Last Thursday, Larry Cebula tweeted about this ad from The Chronicle for an assistant professorship in pre-1900 American Literature at Colorado State University. The text of the ad presents two de rigour required qualifications and one quite surprising one:
1. Ph.D. in English or American Studies or closely related area awarded between 2010 and time of appointment.
2. A promising record of scholarship/research in pre-1900 American literature and culture.
3. Ability to teach a range of subjects in American literature and culture between 1600 and 1900.
It’s no surprise, of course, that CSU wants a colleague who shows promise as a scholar and who can teach widely in their area of expertise. But, I (and others) find it quite astonishing that the department expressly limits their pool to those with a PhD “awarded between 2010 and time of appointment.” I find this so ethically shady, especially given the recent history of the humanities job market, that I think it must be called out. Why would CSU write the ad this way? Trevor Owens suggested that it’s so strange, they must be writing for an inside candidate. I thought maybe they were just trying to keep the applicant pool small. Rather than continue to speculate, I wrote to the Chair of the Department and of the Search Committee and asked them why that language was included. I haven’t heard back yet, but I’ll update this post if I do. (I’m not hopeful though, as academic job search committees frequently can’t even be bothered to communicate with their own candidates, much less some nosey professor who’s not even in their discipline.)
A little more on why I find that language offensive. The effect of the ad is to say to PhDs who, in the wake of the job market crash of 2008, have held out hope for full employment that they should simply give up. It’s been both conventional wisdom and empirically backed up for a while that a new humanities PhD has three years to land a tenure track job, a time frame outside of which it gets inordinately more difficult to get a job. And, while we all may know that to be true, to see a job ad that codifies that as a hard and fast rule is very depressing. The CSU English Department is saying that if you were unlucky enough to enter the job market in 2008, 2009, and quite possibly 2010, you need not apply because apparently you’re not current enough. Those years adjuncting or lecturing while working to get a publication or two? Not good enough. Or, if you did get a tenure track job, but if you have ambitions to live in a different part of the country or advance your career in other ways, too bad for you. On its face, this ad expresses a total callousness to the state of humanities work in 2012. And, given all the rest of the capriciousness of the academic job market, anything that makes it more callous should be called out as unacceptable.
At UT, we have to have our job ads and the whole search process cleared by our Office of Equity and Diversity. The language here doesn’t, as far as I can tell, violate discrimination policies for protected categories of race, ethnicity, age, gender, or religion. But from an ethical standpoint, I find it just as bad. Moreover, as my department’s Director of Graduate Studies and advocate for our graduate students, I would be chagrined if this approach were to catch on widely in the humanities job market.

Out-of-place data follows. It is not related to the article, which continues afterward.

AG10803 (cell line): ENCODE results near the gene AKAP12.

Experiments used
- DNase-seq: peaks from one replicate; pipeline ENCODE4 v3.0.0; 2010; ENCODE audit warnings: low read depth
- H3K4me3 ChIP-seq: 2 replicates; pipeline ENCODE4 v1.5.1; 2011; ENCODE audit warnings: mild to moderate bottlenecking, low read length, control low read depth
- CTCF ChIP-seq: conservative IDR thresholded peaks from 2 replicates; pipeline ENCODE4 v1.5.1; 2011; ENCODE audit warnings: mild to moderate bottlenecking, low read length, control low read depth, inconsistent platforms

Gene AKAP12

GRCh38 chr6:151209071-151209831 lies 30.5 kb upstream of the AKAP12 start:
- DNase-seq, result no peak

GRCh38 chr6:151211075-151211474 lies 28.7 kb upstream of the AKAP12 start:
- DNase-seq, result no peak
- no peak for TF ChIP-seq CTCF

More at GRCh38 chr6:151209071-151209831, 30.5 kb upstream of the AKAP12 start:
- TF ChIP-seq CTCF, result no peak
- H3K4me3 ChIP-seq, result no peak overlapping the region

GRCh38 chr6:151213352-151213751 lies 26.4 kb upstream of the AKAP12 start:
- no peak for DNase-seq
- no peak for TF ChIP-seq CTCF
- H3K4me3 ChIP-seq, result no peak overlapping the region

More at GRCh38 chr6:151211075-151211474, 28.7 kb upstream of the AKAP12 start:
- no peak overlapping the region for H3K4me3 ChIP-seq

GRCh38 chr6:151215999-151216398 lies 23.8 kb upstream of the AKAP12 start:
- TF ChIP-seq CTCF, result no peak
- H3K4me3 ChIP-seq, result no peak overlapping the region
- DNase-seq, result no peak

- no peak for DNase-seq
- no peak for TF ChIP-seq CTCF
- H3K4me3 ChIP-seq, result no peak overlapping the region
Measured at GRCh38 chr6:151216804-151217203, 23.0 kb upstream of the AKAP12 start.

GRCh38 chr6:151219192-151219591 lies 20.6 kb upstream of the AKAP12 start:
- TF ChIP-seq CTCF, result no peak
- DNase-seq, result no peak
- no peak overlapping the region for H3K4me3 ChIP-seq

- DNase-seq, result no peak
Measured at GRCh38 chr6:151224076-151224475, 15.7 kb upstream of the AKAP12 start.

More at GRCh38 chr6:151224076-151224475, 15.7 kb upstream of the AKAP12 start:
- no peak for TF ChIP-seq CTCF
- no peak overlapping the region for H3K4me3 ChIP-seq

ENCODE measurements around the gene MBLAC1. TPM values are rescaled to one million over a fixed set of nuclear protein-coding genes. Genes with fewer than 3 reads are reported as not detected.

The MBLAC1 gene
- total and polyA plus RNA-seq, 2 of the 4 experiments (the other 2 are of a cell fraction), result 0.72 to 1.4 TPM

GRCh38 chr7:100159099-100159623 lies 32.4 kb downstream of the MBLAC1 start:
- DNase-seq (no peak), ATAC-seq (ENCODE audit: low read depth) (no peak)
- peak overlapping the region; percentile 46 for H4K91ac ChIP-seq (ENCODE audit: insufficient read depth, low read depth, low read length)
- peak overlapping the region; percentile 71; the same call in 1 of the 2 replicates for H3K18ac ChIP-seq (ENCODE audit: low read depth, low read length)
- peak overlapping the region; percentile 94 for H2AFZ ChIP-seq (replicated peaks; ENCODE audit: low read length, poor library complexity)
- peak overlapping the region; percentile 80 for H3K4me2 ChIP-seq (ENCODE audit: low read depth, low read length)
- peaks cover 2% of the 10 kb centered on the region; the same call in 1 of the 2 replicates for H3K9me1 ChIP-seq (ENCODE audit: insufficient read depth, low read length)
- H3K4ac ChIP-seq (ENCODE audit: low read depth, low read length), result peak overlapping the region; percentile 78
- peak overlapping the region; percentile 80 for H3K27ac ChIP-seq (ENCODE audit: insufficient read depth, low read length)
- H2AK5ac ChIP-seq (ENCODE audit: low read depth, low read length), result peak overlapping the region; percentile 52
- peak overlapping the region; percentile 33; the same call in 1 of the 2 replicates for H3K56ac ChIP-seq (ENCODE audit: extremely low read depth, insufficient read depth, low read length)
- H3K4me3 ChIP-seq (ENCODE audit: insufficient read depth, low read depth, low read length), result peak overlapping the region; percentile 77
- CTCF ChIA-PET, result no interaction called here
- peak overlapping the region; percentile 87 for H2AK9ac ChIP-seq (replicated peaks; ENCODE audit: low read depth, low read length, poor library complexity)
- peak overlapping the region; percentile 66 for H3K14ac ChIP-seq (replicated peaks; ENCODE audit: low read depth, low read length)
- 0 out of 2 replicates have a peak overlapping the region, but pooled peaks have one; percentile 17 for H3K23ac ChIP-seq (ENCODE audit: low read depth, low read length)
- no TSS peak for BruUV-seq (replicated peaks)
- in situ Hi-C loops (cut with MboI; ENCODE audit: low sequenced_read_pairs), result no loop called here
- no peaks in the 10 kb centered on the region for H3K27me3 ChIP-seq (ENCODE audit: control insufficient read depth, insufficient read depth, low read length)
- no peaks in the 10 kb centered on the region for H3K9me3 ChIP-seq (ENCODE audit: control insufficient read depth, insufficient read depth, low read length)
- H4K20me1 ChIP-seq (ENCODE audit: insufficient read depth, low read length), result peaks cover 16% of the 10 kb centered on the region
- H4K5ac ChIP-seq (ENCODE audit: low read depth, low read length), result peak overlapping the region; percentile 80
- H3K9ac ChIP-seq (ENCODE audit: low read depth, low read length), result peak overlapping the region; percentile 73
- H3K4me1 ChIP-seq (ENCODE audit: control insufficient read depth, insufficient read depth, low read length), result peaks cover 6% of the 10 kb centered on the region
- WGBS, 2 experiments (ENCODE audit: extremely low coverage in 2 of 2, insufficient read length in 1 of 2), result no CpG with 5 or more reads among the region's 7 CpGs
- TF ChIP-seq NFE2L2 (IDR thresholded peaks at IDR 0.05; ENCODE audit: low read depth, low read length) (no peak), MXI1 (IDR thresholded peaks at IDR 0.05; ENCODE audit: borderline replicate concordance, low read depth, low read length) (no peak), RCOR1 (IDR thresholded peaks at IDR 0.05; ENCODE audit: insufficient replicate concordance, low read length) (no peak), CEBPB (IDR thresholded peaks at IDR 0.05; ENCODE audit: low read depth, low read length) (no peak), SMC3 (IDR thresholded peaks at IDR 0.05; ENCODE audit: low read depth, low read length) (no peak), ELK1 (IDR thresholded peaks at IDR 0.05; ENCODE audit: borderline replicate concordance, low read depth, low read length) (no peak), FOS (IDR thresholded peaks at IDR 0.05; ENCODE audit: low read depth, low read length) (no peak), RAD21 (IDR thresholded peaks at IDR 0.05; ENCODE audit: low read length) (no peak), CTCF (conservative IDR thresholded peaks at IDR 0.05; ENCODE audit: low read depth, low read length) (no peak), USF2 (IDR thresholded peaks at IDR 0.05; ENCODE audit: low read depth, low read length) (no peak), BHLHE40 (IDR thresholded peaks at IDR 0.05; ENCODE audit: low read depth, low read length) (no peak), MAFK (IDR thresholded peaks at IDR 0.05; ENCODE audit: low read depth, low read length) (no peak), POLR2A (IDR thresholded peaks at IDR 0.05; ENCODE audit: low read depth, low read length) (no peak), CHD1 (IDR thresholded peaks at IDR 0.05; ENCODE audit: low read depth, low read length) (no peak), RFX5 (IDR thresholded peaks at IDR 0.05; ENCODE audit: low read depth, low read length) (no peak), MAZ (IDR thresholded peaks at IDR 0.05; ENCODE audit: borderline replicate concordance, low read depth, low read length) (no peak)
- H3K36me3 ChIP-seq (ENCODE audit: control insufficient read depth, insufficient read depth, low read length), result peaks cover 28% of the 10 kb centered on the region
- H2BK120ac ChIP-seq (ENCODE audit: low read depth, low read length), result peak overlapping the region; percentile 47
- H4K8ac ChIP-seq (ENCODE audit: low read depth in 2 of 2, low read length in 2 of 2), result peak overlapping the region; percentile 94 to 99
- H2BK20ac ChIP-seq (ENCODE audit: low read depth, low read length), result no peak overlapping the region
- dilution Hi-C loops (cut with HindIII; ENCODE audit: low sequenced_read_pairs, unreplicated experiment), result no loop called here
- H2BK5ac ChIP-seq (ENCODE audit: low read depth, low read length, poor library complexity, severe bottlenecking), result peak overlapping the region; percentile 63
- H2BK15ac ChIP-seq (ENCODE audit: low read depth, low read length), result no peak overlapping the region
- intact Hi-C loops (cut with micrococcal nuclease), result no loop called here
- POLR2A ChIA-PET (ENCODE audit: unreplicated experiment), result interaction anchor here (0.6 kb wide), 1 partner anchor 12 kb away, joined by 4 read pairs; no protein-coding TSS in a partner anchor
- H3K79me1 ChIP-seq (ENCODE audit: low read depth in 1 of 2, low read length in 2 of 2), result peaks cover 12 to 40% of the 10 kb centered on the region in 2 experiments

I heard from the people at CSU. I’m waiting for permission to post that email communication in full. Suffice to say, the search committee feels the language denotes the position is entry level and for people with no more than 3 years experience on the tenure track or at the true beginning of their career. Again, I find the language to be astonishingly dismissive of the reality of the humanities job market. As Eduard Gans states below, there are any number of reasons (besides already being in a tenure track job for 3 years) why someone might be 3 years or more out from their degree, completely qualified (eh hem), and looking for work. What is more, this language passed CSU’s Office of Equal Opportunity. It may be fine from a solely legal perspective, but I see this as an institutional failure by CSU.
Anand Sarwate contacted CSU’s Office of Equal Opportunity directly. Apparently because Fort Collins is a popular place to live, and the Department doesn’t want/can’t pay for an experienced professor, OEO cleared the ad. So, OEO is as tone deaf as the department?
Here is the response I got from the chair of the Search Committee:
Dear Prof. Black:
Thank you for your questions concerning our job description. Our reasons for requesting applicants who received their Ph.D. in English or American Studies between 2010 and time of appointment have to do with clarity and fairness regarding our expectations. We seek to recruit the greatest number of qualified applicants for our particular position. Because the position is “entry-level” with an entry-level salary and expectation, we believed it necessary to define that term in some way. By specifying “between 2010 and time of appointment” we indicated that we are interested in applicants with up to three years in a tenure-track position as well as those who are just beginning their careers. In examining the pool of applicants, we have actually given the true “entry-level” applicant an advantage in that such applicants will not have to compete with others who have as much as six years more experience. Our language has been approved by the Office of Equal Opportunity’s federal standards for fairness and clarity. I hope this response clarifies our choice of phrasing in our job description. We hope you will distribute this position description to any qualified applicants you know.
Prof. Paul Trembath
One last update in a new post here.